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Book Clubs empower students to think critically while reading

Students sitting in a group discussing a book.
Students at Mechanics Grove Elementary meet to discuss a book they've been reading.

Books face heavy competition for time in a kid’s world. Between social media videos, music apps, television, sports, and video games, it’s a wonder they ever have time to pick up a book.


But District 75 administrators may have found one way to make books more enticing to their students. They’ve added book clubs as a small group literacy instruction option at Washington, Mechanics Grove and Carl Sandburg schools. The program is designed to develop students into active, thinking readers by choosing books they like, taking notes while reading and discussing them with classmates.


“This gets kids excited about learning,” explained District 75 Teaching and Learning Coordinator Jill Unger. “A lot of the planning is done among the students so they’re taking ownership. They’re also discussing the books with each other so they’re learning how to collaborate.”


With slight differences for various age groups, the program is fairly similar across the district. A teacher will select a variety of books and each student will select one of those, based on genre, author and storyline. They take notes while reading, then discuss the books in small groups.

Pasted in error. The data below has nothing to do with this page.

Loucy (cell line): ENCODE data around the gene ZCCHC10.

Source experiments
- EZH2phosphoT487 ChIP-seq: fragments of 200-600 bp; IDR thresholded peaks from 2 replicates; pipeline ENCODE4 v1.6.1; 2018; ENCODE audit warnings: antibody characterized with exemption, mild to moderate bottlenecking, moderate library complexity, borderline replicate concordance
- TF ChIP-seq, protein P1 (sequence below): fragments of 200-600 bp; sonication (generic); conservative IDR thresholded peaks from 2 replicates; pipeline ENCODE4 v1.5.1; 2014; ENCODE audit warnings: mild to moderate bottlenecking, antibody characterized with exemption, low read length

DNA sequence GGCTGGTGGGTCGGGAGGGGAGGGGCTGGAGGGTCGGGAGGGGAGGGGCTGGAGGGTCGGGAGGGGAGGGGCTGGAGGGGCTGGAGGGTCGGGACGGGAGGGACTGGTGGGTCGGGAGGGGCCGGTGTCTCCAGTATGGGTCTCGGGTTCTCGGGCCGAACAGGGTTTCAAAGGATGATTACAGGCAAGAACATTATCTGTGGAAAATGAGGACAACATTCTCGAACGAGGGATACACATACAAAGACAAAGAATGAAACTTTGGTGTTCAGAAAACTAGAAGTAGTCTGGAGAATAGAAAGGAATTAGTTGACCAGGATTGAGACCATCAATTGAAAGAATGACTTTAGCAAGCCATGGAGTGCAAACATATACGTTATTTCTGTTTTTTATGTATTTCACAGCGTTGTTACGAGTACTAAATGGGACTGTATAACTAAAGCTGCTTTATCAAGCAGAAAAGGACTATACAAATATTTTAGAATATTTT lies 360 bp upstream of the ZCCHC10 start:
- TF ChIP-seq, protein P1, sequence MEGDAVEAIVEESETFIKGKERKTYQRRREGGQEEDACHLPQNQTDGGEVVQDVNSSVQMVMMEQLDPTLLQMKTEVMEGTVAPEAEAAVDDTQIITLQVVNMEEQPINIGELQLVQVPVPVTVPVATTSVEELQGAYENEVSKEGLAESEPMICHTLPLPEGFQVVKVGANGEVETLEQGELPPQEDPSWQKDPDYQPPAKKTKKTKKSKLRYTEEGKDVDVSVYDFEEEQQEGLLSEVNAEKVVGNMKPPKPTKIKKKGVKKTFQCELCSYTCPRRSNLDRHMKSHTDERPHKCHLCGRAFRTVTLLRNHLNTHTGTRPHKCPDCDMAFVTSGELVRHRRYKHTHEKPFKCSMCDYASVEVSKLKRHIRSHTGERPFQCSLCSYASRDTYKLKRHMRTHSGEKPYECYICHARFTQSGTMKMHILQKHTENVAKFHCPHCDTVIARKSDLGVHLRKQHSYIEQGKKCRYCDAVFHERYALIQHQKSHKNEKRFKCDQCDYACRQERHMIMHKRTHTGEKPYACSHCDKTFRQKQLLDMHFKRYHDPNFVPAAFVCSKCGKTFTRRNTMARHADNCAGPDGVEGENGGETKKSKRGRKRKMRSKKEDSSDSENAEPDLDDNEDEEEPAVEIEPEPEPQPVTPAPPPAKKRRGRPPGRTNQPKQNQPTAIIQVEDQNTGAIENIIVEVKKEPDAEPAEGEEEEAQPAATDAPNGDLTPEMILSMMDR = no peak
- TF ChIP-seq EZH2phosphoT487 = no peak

In Lilian Quint’s seventh-grade dual language classroom at Carl Sandburg Middle School, students read books that dealt with real-life issues such as immigration and growing up in a single-parent household. At Mechanics Grove School, fourth-grade teacher Laura Orlyk focused on historical fiction because it’s what the students were most interested in.


“They’re beginning to figure out that if they like a certain type of book, they might also like something similar,” Orlyk said. “It used to be, when they went to the library, they would all cluster around the same books. Now they’re realizing what they like and finding other books that fit their category.”


Orlyk also made things fun by setting up a book-based March Madness Bracket with students voting on which book they liked the best. Once the kids are focused on reading, she said, they are open to learning about writing concepts such as theme, main idea and point-of-view.


Students prepared for club group meetings by writing their own discussion questions. In this way, they were not only held accountable for thoughtful reading by their teacher, but by their peers.


“After five weeks, they’re great at it,” Quint said. “They feel empowered. This is their thing. They eventually become independent thinkers about what they’re reading.”


Besides becoming better readers, the practice helps students develop good listening habits, better speaking skills, and gives them experience in voicing their opinions about a topic in a rational, intelligent way. 


“The biggest piece of this is that they’re coming to the book club with their own ideas and leading the discussion,” Orlyk said. “The whole idea is that reading is thinking.”


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